6. Chelsea – Wing-back
Six players have started every fixture in Chelsea’s 12-game Premier League winning run. Thibaut Courtois has been the ever-present goalkeeper; Cesar Azpilicueta, David Luiz and Gary Cahill have been the central-defensive rocks; Victor Moses and Marcos Alonso have been the revelations of the season.
In the cases of the goalkeeper and three-man central defence, Chelsea have ready-made replacements. Asmir Begovic, Kurt Zouma, John Terry and Branislav Ivanovic are not quite as good as their first-team counterparts, but they are adept back-ups. Somehow, it is Moses and Alonso who the Blues cannot afford to lose. They are one injury or suspension away from Ivanovic as a wing-back, or the inexperienced Ola Aina being called upon. Azpilicueta would do a typically fine job on either the right or left, but Antonio Conte would be averse to moving him out of the centre. They need cover.
5. Everton – Depth
Everton are really weird. They are equally capable of beating Arsenal to end their 14-game unbeaten run as they are of losing 5-0 to Chelsea. They are seventh, but are closer in terms of points to 14th-placed Burnley than sixth-placed Manchester United. They are the leaders of a chasing pack who never look capable of catching the elite.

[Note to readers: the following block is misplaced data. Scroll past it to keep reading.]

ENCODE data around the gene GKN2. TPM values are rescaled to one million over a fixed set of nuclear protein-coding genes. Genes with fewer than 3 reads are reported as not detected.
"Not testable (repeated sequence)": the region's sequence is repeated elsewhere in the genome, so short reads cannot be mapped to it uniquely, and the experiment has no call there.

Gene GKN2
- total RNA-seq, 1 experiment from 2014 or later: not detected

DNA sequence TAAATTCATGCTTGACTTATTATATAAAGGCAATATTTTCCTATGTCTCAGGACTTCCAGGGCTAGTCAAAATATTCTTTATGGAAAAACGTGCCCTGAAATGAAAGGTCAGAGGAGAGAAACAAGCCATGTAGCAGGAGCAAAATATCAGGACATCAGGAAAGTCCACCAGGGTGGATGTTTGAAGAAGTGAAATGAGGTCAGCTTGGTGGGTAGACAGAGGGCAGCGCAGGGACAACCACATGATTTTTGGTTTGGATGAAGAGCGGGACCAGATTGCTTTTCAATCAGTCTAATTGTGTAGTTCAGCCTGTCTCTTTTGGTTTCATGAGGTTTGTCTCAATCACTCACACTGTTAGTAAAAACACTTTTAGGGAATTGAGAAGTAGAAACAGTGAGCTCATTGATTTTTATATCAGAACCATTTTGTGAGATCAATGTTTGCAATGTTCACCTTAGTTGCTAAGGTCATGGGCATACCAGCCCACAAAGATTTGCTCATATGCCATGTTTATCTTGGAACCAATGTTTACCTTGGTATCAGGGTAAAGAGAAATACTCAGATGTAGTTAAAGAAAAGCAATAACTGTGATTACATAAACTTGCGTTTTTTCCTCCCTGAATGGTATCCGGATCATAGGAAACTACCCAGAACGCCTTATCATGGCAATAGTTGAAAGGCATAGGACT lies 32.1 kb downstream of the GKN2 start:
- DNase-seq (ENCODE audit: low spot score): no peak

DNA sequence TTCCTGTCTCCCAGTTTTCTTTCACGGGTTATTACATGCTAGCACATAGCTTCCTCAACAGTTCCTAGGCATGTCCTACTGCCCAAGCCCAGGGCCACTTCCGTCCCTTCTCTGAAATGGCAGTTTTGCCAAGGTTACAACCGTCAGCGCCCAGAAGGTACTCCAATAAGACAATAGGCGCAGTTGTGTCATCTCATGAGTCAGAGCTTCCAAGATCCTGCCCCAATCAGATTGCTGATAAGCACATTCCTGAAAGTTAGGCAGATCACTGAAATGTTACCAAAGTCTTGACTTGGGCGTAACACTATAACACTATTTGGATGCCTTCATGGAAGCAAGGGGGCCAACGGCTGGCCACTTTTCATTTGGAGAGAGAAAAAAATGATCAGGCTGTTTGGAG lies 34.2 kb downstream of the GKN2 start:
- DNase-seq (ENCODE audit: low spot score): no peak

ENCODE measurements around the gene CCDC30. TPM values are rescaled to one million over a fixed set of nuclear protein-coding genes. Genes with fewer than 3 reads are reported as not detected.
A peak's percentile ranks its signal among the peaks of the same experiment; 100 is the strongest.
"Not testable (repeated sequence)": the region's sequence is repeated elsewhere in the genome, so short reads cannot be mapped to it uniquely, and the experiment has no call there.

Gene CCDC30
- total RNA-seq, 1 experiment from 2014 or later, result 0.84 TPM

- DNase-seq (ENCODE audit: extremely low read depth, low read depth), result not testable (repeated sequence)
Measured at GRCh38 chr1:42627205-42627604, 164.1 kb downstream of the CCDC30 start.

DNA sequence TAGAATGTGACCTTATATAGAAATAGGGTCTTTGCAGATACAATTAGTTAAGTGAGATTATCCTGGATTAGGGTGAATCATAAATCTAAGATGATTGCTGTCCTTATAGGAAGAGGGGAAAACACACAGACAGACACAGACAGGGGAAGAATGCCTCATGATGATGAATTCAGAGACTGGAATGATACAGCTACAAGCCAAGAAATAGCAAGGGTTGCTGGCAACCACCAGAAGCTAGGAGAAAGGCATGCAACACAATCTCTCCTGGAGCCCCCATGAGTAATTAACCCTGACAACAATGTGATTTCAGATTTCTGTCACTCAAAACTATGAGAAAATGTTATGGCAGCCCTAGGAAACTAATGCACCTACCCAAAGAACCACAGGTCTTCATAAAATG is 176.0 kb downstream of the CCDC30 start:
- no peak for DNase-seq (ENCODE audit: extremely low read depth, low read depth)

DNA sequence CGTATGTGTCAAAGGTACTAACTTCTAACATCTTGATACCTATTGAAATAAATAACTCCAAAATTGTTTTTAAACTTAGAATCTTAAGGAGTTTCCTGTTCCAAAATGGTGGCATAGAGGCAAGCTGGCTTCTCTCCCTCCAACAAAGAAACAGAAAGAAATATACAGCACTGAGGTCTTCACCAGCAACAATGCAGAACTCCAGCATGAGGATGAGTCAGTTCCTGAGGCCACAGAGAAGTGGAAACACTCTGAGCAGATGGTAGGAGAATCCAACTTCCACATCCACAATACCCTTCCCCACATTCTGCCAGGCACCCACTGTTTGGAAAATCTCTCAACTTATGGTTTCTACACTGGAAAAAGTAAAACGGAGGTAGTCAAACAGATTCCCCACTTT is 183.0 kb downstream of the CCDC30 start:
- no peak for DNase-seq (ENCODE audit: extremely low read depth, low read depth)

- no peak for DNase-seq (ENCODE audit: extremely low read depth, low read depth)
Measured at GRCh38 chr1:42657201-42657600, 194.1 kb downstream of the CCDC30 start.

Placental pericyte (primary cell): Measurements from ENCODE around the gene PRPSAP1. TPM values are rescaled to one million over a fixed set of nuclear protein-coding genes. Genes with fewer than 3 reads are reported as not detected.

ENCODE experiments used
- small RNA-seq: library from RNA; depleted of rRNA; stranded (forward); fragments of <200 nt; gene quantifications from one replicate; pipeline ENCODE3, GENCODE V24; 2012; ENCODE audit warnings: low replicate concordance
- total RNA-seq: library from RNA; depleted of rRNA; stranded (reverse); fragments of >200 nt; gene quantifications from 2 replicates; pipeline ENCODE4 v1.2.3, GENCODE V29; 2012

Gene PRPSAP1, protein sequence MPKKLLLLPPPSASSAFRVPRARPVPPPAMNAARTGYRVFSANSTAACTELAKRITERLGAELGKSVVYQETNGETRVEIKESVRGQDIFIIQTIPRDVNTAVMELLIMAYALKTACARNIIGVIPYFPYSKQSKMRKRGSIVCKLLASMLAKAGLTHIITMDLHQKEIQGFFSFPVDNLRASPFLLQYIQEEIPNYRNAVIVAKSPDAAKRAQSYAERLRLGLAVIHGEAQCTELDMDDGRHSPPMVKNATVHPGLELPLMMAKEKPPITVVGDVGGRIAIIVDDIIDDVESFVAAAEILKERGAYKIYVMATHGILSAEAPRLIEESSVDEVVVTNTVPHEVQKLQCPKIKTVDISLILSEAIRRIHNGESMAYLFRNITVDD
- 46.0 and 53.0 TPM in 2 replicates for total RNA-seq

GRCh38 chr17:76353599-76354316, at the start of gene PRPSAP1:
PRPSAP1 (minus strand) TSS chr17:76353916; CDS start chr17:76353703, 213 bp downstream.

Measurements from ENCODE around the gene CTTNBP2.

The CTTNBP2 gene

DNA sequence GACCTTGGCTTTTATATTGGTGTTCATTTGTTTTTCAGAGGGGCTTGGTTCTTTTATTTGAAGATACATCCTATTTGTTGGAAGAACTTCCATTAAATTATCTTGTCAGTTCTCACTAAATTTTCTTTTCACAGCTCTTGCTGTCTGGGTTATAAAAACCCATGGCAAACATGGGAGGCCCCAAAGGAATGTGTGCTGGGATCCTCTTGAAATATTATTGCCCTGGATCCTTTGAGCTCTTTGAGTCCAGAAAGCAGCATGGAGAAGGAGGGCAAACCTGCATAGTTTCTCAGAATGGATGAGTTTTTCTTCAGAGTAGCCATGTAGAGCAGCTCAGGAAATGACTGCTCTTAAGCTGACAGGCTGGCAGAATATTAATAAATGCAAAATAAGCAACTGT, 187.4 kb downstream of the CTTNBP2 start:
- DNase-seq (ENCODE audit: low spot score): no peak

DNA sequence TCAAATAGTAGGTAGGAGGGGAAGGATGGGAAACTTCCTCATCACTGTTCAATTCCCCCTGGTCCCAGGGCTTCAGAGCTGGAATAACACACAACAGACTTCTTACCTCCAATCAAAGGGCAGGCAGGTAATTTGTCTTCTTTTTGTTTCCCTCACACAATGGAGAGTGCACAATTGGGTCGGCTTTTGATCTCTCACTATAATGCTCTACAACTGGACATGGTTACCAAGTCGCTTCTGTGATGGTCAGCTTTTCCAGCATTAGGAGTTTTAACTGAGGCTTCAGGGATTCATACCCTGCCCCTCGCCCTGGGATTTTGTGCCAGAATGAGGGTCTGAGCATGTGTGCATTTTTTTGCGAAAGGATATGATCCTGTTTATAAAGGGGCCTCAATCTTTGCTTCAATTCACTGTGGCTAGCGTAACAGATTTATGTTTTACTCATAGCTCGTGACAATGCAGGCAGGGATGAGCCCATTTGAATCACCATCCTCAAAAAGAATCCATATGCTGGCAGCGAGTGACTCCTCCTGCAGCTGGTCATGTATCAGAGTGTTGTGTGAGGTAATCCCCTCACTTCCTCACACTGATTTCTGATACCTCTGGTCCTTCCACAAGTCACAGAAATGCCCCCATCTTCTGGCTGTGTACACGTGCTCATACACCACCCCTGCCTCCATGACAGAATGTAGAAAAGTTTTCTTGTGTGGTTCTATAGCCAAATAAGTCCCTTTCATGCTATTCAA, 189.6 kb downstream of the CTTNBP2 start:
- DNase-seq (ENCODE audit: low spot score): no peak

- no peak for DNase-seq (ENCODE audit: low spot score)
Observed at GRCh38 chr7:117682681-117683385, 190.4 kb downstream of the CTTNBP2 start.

Their squad might be a problem. Ronald Koeman has used 23 players in the Premier League this season. The only teams to have used fewer players after 18 games are the promoted trio of Burnley (22), Hull (21) and Middlesbrough (22), as well as the horribly malnourished Swansea (22), and a West Brom (21) whose manager favours a tightly-knit group of trusted individuals. Chelsea have also only used 20 players, but relying on such a small pool of talent is more forgivable when you win 12 games in a row and top the table by seven points in December.